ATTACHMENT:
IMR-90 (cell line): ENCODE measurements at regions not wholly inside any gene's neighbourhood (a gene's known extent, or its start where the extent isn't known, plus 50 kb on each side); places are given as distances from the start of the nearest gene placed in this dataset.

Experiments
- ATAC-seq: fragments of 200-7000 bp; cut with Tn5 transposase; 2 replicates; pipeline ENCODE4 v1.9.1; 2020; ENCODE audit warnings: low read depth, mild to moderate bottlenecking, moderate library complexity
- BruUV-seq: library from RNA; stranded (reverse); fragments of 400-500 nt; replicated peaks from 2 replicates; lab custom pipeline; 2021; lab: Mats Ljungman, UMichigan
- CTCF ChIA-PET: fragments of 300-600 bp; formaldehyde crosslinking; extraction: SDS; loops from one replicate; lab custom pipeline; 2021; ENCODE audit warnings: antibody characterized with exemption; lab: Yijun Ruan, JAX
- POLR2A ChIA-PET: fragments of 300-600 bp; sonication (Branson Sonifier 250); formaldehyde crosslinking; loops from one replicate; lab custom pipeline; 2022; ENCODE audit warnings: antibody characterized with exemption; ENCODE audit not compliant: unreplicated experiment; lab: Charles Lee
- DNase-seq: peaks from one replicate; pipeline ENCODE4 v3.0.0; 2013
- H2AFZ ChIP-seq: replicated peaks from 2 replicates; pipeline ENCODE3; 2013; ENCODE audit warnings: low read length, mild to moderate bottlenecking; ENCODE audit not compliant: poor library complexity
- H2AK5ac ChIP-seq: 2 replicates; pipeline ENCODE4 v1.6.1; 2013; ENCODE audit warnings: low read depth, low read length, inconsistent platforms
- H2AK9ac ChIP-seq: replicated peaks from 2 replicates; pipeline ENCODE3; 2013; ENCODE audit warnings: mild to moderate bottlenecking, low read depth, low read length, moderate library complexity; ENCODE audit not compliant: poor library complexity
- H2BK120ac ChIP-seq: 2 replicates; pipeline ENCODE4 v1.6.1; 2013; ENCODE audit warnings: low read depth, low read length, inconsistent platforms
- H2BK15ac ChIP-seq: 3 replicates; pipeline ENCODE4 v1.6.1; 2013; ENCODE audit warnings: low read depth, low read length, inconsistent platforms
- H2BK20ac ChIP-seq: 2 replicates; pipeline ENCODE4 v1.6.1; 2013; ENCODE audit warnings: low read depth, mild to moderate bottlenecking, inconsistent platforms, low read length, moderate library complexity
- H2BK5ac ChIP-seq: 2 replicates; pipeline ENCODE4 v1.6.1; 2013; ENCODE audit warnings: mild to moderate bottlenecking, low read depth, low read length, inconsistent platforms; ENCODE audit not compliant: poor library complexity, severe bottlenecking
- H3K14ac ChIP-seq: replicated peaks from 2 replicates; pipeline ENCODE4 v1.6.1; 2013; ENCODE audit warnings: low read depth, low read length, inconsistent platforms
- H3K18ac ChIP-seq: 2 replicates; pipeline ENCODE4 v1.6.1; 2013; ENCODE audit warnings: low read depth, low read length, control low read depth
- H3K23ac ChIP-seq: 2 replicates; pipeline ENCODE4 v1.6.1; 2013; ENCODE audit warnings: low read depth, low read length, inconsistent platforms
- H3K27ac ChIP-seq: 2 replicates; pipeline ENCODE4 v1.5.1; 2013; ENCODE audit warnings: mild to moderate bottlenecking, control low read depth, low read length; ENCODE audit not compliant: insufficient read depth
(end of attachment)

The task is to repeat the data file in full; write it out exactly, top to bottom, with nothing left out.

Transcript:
IMR-90 (cell line): ENCODE measurements at regions not wholly inside any gene's neighbourhood (a gene's known extent, or its start where the extent isn't known, plus 50 kb on each side); places are given as distances from the start of the nearest gene placed in this dataset.

Experiments
- ATAC-seq: fragments of 200-7000 bp; cut with Tn5 transposase; 2 replicates; pipeline ENCODE4 v1.9.1; 2020; ENCODE audit warnings: low read depth, mild to moderate bottlenecking, moderate library complexity
- BruUV-seq: library from RNA; stranded (reverse); fragments of 400-500 nt; replicated peaks from 2 replicates; lab custom pipeline; 2021; lab: Mats Ljungman, UMichigan
- CTCF ChIA-PET: fragments of 300-600 bp; formaldehyde crosslinking; extraction: SDS; loops from one replicate; lab custom pipeline; 2021; ENCODE audit warnings: antibody characterized with exemption; lab: Yijun Ruan, JAX
- POLR2A ChIA-PET: fragments of 300-600 bp; sonication (Branson Sonifier 250); formaldehyde crosslinking; loops from one replicate; lab custom pipeline; 2022; ENCODE audit warnings: antibody characterized with exemption; ENCODE audit not compliant: unreplicated experiment; lab: Charles Lee
- DNase-seq: peaks from one replicate; pipeline ENCODE4 v3.0.0; 2013
- H2AFZ ChIP-seq: replicated peaks from 2 replicates; pipeline ENCODE3; 2013; ENCODE audit warnings: low read length, mild to moderate bottlenecking; ENCODE audit not compliant: poor library complexity
- H2AK5ac ChIP-seq: 2 replicates; pipeline ENCODE4 v1.6.1; 2013; ENCODE audit warnings: low read depth, low read length, inconsistent platforms
- H2AK9ac ChIP-seq: replicated peaks from 2 replicates; pipeline ENCODE3; 2013; ENCODE audit warnings: mild to moderate bottlenecking, low read depth, low read length, moderate library complexity; ENCODE audit not compliant: poor library complexity
- H2BK120ac ChIP-seq: 2 replicates; pipeline ENCODE4 v1.6.1; 2013; ENCODE audit warnings: low read depth, low read length, inconsistent platforms
- H2BK15ac ChIP-seq: 3 replicates; pipeline ENCODE4 v1.6.1; 2013; ENCODE audit warnings: low read depth, low read length, inconsistent platforms
- H2BK20ac ChIP-seq: 2 replicates; pipeline ENCODE4 v1.6.1; 2013; ENCODE audit warnings: low read depth, mild to moderate bottlenecking, inconsistent platforms, low read length, moderate library complexity
- H2BK5ac ChIP-seq: 2 replicates; pipeline ENCODE4 v1.6.1; 2013; ENCODE audit warnings: mild to moderate bottlenecking, low read depth, low read length, inconsistent platforms; ENCODE audit not compliant: poor library complexity, severe bottlenecking
- H3K14ac ChIP-seq: replicated peaks from 2 replicates; pipeline ENCODE4 v1.6.1; 2013; ENCODE audit warnings: low read depth, low read length, inconsistent platforms
- H3K18ac ChIP-seq: 2 replicates; pipeline ENCODE4 v1.6.1; 2013; ENCODE audit warnings: low read depth, low read length, control low read depth
- H3K23ac ChIP-seq: 2 replicates; pipeline ENCODE4 v1.6.1; 2013; ENCODE audit warnings: low read depth, low read length, inconsistent platforms
- H3K27ac ChIP-seq: 2 replicates; pipeline ENCODE4 v1.5.1; 2013; ENCODE audit warnings: mild to moderate bottlenecking, control low read depth, low read length; ENCODE audit not compliant: insufficient read depth